• Directive 2006/24/EC (the Data Retention Directive) already requires Member States to retain data generated or processed in connection with the provision of publicly available electronic communications services or of public communications networks for between six months and two years. The draft Communications Data Bill would dramatically expand this regime by requiring telecommunications companies and ISPs to collect new types of information about their users that they do not require for business purposes. It is also worth noting that the constitutional courts in Romania are blocking the implementation of the directive on the basis that it conflicts with the citizen's right to secrecy of correspondence enshrined in the Romanian constitution and heavily implied in Article 8, Bulgaria's Supreme Administrative Court ruled in 2008 that the directive did not comply with the national constitution or the European Convention on Human Rights, and the European Court of Justice is currently reviewing a case against the directive brought by Digital Rights Ireland.
  • The nature of this draft Bill is such that Parliament cannot foresee how it will be applied due to the vast scope of executive discretion with regards to future expansion of the surveillance regime it grants. The legislature is therefore being asked to sign off on piece of legislation that will allow the Home Secretary to order companies to implement new measures to collect new forms of information about an undefined number of people, for an undefined purpose, for an extended period of time.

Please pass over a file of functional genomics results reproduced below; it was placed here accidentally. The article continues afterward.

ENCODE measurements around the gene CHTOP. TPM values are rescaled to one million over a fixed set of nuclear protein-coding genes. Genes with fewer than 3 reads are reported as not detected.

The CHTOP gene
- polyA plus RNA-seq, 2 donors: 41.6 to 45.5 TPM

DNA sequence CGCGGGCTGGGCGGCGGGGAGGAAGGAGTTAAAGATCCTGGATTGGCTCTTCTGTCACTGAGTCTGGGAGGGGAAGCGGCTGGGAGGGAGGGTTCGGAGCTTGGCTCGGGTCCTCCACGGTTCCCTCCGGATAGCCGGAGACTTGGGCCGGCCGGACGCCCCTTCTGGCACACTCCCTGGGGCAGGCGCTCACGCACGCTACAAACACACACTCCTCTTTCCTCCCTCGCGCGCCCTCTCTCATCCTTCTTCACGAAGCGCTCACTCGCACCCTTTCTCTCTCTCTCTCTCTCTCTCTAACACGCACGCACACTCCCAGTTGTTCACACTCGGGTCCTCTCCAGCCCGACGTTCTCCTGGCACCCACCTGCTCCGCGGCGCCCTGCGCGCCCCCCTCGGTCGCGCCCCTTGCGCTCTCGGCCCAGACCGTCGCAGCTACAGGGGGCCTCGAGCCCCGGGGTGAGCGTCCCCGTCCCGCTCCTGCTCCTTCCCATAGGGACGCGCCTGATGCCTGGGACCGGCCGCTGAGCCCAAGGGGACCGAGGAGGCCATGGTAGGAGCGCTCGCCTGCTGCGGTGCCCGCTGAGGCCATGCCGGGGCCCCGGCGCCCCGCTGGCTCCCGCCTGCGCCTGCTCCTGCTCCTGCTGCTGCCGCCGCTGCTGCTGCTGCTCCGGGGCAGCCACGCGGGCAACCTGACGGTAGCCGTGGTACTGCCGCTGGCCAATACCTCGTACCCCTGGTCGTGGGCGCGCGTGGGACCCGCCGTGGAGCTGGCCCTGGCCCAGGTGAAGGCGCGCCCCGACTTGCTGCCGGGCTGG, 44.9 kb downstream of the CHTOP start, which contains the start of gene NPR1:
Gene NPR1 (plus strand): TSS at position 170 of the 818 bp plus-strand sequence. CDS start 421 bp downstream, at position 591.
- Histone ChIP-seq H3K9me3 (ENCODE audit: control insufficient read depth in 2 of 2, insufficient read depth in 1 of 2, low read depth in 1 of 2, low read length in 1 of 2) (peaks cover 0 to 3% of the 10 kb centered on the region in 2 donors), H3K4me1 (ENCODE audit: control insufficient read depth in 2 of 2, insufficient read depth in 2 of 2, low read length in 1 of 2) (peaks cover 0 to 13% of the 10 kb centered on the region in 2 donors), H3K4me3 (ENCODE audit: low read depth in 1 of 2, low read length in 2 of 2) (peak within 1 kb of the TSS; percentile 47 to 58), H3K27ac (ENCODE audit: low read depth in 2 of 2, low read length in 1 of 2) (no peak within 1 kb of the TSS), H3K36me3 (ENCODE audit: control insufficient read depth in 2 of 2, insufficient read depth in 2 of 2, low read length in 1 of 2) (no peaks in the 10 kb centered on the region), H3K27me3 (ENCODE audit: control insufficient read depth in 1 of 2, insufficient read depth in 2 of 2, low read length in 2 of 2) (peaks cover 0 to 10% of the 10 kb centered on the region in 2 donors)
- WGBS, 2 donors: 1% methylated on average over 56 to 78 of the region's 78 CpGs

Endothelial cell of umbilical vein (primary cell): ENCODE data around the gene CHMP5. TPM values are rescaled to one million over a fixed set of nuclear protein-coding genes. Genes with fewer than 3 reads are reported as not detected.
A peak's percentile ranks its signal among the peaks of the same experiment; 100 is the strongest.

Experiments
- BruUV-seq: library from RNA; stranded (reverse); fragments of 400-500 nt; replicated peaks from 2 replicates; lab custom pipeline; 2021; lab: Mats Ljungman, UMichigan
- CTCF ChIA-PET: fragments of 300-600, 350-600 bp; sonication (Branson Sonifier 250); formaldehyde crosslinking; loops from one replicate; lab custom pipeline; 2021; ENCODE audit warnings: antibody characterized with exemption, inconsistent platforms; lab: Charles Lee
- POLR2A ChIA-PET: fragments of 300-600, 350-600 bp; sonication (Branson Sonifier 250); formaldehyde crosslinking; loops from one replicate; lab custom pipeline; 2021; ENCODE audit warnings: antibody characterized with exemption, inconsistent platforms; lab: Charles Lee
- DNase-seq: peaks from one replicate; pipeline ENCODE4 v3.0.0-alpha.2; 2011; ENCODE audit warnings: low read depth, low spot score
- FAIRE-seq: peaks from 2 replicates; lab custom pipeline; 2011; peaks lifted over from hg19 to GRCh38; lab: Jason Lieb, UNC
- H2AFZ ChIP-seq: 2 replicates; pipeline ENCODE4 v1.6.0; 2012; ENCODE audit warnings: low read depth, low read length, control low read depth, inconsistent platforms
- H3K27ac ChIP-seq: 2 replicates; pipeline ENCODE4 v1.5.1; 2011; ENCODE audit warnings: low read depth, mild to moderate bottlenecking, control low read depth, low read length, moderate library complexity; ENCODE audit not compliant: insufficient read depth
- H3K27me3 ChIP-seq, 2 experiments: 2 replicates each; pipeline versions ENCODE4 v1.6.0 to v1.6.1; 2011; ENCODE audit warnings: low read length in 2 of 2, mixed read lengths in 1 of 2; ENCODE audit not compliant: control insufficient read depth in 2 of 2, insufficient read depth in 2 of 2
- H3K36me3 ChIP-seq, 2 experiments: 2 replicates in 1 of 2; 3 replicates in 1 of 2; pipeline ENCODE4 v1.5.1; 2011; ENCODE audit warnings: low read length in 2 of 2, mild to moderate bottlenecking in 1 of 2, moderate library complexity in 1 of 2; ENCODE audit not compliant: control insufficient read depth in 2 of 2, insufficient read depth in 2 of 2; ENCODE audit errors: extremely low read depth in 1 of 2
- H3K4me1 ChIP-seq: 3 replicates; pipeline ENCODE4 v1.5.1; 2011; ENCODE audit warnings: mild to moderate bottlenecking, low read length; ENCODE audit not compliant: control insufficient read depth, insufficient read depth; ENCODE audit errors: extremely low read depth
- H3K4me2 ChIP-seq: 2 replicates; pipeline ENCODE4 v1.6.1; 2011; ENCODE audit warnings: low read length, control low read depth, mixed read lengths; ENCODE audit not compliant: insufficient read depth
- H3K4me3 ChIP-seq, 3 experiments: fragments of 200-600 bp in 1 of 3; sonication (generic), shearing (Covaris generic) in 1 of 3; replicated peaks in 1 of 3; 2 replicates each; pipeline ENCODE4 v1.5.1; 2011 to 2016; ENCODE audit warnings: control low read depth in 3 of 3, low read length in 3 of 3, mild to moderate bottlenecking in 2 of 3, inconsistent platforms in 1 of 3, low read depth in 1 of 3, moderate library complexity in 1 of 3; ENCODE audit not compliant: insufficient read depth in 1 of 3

• There is very little international precedent for this kind of legislation, and as such the United Kingdom would be alone in the democratic world in mandating this kind of communications data retention. The technology that will be used is only currently deployed by Kazakhstan, China and Iran. It is difficult to see how such measures could therefore be necessary in a democratic society. 
  • The police will be able to self-authorise access to the retained communications data; the self-authorising standard was created by the Regulation of Investigatory Powers Act (RIPA) and remains one of the lowest standards internationally.
  • Alternative means of gaining access to much of this information already exist under RIPA, under which the Secretary of State authorises interception of communications. These targeted surveillance measures provide a stronger safeguard, while ensuring access to much of the data necessary for criminal investigations. This proposed regime downgrades existing standards for access to these data types.